These institutions are graded in the increasing order of liberty granted to inmates and their potential for reformation and reintegration into the society. All these institutions have a properly demarcated area beyond which inmates are not allowed to go. 

Semi-Open Training Institutions are generally attached to the closed prisons just beyond the enclosed perimeter and are relatively more under security surveillance. Those prisoners who show reformation potential are made eligible for further transfer to open prisons and colonies. 

Open Training Institutions/Work Camps are started in places where activities, like digging canals, water channels, construction of dams, roads, government buildings and prison buildings, projects of land reclamation, land development and bringing uncultivated land under cultivation, soil conservation and afforestation, can be organised.

In Open Colonies, inmates are allowed to bring their family members. Inmates and their family members are given opportunities to work in agriculture or allied fields or in such cottage industries or other allied suitable means of livelihood as can be conveniently organised. Wages paid to the inmates and family members are at par with outside wages. The inmates are to maintain themselves and their families with the wages earned by them in the colony.

Minimum standards, as prescribed for the closed institutions, regarding accommodation, equipment, sanitation, hygiene, medical services, diet and welfare services, are maintained. Wages at these places are higher than those at the closed prisons. Extra concessions like remission, leave and review are granted to the inmates of these open institutions. There are no restrictions on the prisoners in respect of reading materials and are allowed to pursue studies through open universities. A programme that is suitable for inmate’s training is organised and cultural and vocational facilities are also provided.

In independent India, the first ever open-air camp was set up and attached to the Model Prison at Lucknow in 1949. The state of Uttar Pradesh further established an open prison camp in 1953 for the construction of a dam over Chandraprabha river near Varanasi. During the 1950s, open prison camps were set up at various places such as Chakiya, Naugarh, and Shahgarh.  In Rajasthan, the first open prison camp was set up in Sanganer in 1963. These camps were popularly called Sampurnanand camps after the reformist politician Sampurnanand who in his capacity as chief minister of Uttar Pradesh in the 1950s and as governor of Rajasthan in the 1960s vigorously promoted the idea (Paranjpe 2001).

These were early examples of the open model where prisoners were allowed to engage in agriculture, forestry, cottage industry and public utilities related works. They were paid wages in lieu of their labour. The inmates were called “mazdoor” instead of convicts.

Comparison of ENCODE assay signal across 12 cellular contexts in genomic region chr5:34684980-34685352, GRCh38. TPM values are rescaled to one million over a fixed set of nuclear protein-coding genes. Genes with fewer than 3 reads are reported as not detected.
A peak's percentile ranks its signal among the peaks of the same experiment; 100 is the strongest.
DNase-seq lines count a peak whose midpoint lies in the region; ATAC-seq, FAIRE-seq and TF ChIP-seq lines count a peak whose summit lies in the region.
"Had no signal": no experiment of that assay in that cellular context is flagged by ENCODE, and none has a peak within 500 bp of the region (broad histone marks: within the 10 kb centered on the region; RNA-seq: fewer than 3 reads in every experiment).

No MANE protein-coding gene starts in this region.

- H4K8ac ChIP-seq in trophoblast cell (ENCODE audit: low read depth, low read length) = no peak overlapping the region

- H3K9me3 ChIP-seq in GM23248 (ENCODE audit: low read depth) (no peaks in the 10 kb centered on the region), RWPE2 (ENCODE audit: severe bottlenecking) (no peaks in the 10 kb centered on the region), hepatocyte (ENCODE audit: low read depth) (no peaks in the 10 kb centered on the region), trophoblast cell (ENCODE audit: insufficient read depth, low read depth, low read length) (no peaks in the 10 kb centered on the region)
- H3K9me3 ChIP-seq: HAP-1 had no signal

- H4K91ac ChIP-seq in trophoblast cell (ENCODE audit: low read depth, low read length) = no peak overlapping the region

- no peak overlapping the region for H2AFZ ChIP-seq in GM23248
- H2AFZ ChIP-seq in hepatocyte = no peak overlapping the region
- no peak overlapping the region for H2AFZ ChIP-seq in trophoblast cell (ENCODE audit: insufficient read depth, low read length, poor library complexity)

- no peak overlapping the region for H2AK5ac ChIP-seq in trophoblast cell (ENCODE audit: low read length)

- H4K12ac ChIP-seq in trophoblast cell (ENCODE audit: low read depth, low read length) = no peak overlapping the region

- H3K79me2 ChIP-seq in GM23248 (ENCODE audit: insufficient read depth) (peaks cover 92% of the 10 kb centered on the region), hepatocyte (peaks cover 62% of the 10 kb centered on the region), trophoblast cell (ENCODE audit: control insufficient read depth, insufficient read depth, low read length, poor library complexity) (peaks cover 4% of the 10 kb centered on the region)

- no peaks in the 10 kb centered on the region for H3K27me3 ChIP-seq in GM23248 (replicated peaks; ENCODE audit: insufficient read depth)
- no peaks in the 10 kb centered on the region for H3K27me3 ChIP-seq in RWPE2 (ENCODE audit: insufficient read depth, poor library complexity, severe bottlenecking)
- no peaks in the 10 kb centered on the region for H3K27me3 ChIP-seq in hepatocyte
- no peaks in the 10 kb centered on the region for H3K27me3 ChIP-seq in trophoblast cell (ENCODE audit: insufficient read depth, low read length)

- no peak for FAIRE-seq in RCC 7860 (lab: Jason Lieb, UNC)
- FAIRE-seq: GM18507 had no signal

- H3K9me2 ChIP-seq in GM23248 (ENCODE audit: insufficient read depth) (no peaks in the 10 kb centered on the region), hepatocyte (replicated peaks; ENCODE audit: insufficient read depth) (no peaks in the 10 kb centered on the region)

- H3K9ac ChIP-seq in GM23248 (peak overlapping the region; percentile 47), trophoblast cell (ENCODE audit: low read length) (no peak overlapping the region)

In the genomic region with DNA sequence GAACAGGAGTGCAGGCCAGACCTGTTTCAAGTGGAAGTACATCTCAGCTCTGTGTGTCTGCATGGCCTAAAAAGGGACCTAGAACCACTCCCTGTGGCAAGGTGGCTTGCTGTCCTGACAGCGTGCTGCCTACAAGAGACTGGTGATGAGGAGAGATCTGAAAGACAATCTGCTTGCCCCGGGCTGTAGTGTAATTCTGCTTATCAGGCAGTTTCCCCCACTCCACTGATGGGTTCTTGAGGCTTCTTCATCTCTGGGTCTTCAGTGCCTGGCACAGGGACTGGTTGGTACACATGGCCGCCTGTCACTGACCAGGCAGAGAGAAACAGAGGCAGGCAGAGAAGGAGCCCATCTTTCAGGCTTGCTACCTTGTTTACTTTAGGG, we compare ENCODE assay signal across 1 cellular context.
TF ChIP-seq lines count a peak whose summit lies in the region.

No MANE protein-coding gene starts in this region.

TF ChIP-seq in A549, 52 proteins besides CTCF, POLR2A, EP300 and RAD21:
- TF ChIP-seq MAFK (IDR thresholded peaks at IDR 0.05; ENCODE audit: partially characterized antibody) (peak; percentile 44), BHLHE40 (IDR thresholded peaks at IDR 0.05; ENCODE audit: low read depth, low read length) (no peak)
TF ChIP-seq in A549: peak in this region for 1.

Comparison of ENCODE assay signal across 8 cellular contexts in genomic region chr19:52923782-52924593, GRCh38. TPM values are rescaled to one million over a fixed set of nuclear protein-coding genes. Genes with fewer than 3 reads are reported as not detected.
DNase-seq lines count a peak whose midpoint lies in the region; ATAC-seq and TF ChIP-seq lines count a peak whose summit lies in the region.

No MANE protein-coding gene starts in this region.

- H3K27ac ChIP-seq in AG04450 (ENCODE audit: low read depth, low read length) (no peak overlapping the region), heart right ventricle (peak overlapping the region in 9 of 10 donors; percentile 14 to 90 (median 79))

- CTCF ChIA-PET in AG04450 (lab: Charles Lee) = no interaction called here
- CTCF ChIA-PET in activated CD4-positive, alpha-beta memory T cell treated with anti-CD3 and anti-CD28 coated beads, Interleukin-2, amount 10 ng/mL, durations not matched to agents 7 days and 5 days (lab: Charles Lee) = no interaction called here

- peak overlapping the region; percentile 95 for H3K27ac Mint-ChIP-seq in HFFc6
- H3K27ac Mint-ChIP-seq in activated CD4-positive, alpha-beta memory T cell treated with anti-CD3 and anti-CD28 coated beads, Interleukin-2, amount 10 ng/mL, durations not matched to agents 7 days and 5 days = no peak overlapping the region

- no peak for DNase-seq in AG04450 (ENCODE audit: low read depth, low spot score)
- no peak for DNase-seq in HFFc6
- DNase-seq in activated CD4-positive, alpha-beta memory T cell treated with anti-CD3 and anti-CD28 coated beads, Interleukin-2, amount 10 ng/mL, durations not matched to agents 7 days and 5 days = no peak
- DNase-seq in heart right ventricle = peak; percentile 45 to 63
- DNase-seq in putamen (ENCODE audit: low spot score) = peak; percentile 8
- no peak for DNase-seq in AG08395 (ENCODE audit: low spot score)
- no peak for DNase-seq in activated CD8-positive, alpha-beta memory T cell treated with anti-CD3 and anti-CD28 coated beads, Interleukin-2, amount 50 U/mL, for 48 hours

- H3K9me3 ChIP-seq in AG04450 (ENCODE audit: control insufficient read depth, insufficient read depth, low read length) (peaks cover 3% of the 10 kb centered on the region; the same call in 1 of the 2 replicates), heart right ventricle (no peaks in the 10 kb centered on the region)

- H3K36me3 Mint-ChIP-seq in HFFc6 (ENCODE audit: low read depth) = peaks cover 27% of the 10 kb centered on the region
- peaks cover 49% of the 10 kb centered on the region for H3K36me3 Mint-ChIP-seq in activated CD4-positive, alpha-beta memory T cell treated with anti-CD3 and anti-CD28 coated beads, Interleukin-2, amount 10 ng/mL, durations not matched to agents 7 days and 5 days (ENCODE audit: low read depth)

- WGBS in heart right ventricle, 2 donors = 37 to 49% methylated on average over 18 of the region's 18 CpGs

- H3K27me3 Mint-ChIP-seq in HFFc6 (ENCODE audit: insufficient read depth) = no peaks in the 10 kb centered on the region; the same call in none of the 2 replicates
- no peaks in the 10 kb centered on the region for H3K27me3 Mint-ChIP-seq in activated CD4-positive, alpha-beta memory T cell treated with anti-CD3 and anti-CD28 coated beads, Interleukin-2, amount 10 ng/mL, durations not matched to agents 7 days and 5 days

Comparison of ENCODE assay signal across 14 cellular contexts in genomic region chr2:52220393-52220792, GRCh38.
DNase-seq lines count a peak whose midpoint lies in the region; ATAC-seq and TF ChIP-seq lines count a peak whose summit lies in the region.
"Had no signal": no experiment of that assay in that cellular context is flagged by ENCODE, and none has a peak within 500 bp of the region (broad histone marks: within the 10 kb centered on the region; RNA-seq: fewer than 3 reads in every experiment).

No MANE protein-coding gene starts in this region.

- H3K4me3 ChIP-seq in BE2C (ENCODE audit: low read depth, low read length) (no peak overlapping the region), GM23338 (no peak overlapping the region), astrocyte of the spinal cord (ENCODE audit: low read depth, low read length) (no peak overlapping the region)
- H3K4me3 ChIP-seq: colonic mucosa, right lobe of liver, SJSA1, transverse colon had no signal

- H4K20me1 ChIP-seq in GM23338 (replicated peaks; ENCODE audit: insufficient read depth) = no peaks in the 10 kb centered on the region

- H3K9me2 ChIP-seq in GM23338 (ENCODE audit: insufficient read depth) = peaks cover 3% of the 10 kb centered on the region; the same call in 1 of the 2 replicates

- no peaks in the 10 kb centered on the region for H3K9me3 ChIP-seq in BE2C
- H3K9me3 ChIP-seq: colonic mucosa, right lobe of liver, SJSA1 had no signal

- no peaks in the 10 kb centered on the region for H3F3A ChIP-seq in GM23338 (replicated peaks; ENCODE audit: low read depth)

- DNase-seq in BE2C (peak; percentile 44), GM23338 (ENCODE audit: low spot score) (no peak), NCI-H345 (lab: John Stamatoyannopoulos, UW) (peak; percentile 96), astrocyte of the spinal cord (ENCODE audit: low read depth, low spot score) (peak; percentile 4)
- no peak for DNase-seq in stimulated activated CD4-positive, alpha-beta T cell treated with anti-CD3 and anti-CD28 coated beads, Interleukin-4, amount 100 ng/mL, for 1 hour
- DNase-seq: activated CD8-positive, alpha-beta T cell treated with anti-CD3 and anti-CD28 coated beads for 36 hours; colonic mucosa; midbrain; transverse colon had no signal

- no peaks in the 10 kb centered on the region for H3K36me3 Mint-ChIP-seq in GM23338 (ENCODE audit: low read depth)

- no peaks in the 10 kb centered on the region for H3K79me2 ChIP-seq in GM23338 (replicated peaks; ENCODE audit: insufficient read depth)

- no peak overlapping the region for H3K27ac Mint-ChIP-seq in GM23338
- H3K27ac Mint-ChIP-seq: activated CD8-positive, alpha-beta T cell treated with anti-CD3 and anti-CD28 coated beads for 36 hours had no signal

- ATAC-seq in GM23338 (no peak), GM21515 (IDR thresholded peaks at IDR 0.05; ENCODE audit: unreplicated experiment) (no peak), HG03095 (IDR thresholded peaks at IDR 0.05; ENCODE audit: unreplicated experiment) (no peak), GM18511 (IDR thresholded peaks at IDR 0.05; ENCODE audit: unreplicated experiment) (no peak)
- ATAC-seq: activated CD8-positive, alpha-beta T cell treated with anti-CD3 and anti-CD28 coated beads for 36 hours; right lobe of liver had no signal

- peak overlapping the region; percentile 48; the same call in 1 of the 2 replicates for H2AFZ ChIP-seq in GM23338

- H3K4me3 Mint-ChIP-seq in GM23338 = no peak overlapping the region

With a view to appreciate the usefulness of open prisons as a correctional measure of treatment of offenders, it shall be pertinent to look at the functioning of some of the successful open prisons of India.

Anantapur, Andhra Pradesh

The open prison campus is spread over 1,427 acre located on the outskirts of Anantapur. Depending on their good conduct and completion of two-thirds of their sentence, closed prison inmates are moved to open prisons. It is based on the trust that they will not be chained and nor will they escape. The Himalaya Drug Company's corporate social responsibility initiative here is to grow a medicinal herb: Alpha Alpha. The prisoners grow the perennial crop and supply the dried herb to the company earning a suitable price for it. The pharmaceutical giant helps with the seeds, packaging and transportation of the dried herbs. The convicts also grow cucumber, brinjal, mangoes, amla, neem, jowar, etc. They get hands-on experience in agriculture and can use this skill to earn their livelihood once they are out of jail (Rao and Ray 2014).

Shri Sampurnanand Khula Bandi Shivir, Sanganer, Rajasthan

This open camp, located roughly 25 km from Jaipur and spread over four hectares, is unique in that it allows convicts to live with their families. The camp, with a low boundary wall, has about 150 prisoners including 10 women. It is manned by just two guards. The convicts build their own houses and pay for use of water and electricity. They are allowed to go out to work between 6 am and 7 pm, within a 10-km radius. Their children attend nearby schools. Prisoners engage in a wide variety of jobs; some teach in neighbouring schools, others are daily wage earners and labourers. It has a strict screening system. Those who have committed heinous offences, crimes against the state, drug smugglers, and habitual offenders are not selected. All the inmates are required to have served at least a third of their sentences, including remission, in an ordinary jail before being eligible for transfer to this camp (Info Change News and Features 2004).

Nettvketheri, Kerala

Situated on nearly 300 acres in the foothills of the Western Ghats, this open prison houses murderers with no bars or fences. The guards carry no guns. One is as much pleased as is surprised to see that the atmosphere is peaceful and relaxed. Every convict begins his sentence in a closed prison, and those who exhibit good behaviour are transferred to the open prison. The inmates work on the prison’s 200-acre rubber plantation, tapping rubber, preparing rubber sheets, or cultivating rice paddies. Each inmate works four to six hours a day and gets wages. The sale of rubber brings in revenues that are more than enough to cover annual expenses for running the prison, and the excess goes back to the Kerala state government. Inmates get to spend one month out of six with their families. There is also a special five-day leave granted in the event of a family member’s death, wedding, or other important occasion. The continuing involvement with their home and community allows the family to share the burden of reform with the state. The open prisoner’s family involvement also allows the criminal to gradually heal the community’s wounds associated with their crime (Merkel 1994).

Superiority of Open Prisons over the Conventional Form of Incarceration

In a plethora of judgments, the Supreme Court of India has laid down the contours of the rights and entitlements of the prisoners which must be taken into consideration when dealing with various aspects of prison administration. The same are succinctly summarised in the following three principles (BPR and D 2003):